Though its proper name won't be familiar -- the Insignia NS-CSPGASP -- you may have seen this Google Assistant speaker that's also an alarm clock, and it regularly goes on sale for as low as $25 (retail price of $100). For half the price of the almost-$50 Google Home Mini ($49 at Google Store), the Insignia can't be any good, can it? I aimed to find out., the Cheapskate. The Insignia Voice is a voice-activated
The Voice is almost exactly the same size as the almost-$130 Google Home ($129 at Dell Home) speaker -- about as big as some types of air freshener -- and roughly the same shape, albeit more squared-off. The two also appear to have a similar mic array design (one mic on each side of the control panel) with a microphone mute button on the back. Both speakers also have woofers in the bottom of the unit that are hidden by a wrap-around grille.
Insignia one-ups Google with a display on the front for a clock and alerts. Overall, the Insignia's build quality is surprisingly good for a "cheap speaker" and it has a nice heft.
The top of the unit features the four "listening" dots you'd see on Google's speakers, and if you wave your hand over the Insignia a volume up/down and mute icon appear. Additionally, you can hold the mute button to activate Google Assistant instead of saying, "Hey, Google." There's Bluetooth connectivity in addition to Wi-Fi, and in a nod to nightstand use there's a 5V/1A USB port for charging your phone or other device.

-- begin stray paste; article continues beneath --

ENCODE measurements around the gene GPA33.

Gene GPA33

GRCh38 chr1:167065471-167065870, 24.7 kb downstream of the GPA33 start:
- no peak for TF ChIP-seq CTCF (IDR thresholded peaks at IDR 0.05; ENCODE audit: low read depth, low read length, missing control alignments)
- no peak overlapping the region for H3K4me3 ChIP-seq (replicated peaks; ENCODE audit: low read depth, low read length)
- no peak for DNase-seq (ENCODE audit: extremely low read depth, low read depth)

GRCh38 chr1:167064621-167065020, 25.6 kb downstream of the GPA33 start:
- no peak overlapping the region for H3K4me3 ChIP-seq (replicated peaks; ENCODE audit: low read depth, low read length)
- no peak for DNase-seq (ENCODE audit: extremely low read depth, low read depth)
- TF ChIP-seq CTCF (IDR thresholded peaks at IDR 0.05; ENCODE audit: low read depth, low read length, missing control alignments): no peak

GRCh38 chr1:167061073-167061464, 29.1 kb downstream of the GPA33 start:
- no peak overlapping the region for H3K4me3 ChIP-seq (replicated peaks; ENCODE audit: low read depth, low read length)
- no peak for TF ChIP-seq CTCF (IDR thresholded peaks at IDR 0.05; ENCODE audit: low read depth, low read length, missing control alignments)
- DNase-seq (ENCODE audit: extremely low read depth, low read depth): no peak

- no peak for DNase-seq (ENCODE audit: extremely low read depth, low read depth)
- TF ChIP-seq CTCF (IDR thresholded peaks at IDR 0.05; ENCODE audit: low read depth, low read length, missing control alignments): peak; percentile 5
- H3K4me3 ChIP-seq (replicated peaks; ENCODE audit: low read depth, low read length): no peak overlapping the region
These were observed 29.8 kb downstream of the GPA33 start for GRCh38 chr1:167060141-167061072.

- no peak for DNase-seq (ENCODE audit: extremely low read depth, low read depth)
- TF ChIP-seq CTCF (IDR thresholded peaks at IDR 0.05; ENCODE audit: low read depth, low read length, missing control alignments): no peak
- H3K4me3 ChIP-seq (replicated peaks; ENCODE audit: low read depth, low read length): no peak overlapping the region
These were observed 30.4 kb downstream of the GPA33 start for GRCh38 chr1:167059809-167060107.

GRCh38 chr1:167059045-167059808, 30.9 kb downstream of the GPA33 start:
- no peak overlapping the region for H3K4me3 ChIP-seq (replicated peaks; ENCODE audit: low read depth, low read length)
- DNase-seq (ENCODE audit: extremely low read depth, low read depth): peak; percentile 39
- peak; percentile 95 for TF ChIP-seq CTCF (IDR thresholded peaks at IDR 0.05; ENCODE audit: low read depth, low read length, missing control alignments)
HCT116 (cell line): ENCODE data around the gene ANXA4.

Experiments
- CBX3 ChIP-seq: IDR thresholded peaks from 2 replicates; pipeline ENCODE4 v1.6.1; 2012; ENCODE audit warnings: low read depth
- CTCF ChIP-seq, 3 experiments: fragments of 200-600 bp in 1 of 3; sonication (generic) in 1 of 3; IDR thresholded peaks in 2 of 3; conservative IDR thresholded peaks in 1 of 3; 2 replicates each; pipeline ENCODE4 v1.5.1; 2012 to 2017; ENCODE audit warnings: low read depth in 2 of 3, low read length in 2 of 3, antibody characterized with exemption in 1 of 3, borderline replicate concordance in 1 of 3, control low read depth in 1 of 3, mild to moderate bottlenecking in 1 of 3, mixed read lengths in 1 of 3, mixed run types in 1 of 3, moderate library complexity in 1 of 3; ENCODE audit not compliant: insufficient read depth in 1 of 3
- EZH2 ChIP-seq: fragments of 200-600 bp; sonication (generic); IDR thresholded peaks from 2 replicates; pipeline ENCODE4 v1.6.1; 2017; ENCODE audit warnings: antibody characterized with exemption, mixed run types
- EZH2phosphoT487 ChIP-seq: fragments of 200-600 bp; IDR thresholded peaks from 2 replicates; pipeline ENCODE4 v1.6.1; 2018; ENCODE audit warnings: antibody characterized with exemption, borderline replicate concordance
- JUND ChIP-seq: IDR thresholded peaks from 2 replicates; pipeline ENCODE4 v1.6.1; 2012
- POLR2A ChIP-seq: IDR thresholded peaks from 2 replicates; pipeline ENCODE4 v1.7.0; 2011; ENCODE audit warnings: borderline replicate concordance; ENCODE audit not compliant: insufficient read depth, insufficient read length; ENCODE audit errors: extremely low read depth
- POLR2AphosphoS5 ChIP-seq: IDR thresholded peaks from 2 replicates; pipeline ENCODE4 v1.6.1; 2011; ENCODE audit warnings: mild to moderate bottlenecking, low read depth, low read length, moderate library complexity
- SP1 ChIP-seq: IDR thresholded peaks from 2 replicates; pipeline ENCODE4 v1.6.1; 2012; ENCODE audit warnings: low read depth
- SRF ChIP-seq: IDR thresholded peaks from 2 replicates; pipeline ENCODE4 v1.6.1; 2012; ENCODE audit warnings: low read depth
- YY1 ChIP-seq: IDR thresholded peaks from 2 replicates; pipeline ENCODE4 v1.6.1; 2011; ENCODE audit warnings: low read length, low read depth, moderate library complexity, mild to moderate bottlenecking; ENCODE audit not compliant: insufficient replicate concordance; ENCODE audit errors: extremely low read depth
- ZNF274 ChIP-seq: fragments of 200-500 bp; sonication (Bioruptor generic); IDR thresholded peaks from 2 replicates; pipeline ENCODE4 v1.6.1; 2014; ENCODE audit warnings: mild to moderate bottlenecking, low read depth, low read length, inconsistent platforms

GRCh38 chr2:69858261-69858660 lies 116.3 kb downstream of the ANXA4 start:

Over the two years since the Home was released Google has refined its setup routine to become pretty foolproof, and the Insignia Voice uses the same setup. The speaker told me to download the Google Home app as soon as I plugged it in, and upon opening the app it informed me it had found the NS-CSPGASP and asked if I wanted to set it up. Sure! After accepting my Wi-Fi password and installing the latest update, the Voice was ready.
The speaker does most things that anycan, including set timers, answer questions and play music. One of the things it won't do, however, is let you use for free calls (Insignia says it's working to add this feature). Its clock radio features are completely tied to having an Internet connection and active Google Assistant. For example, you can't set the time or alarms independently -- only by using your voice -- plus there's only one alarm sound.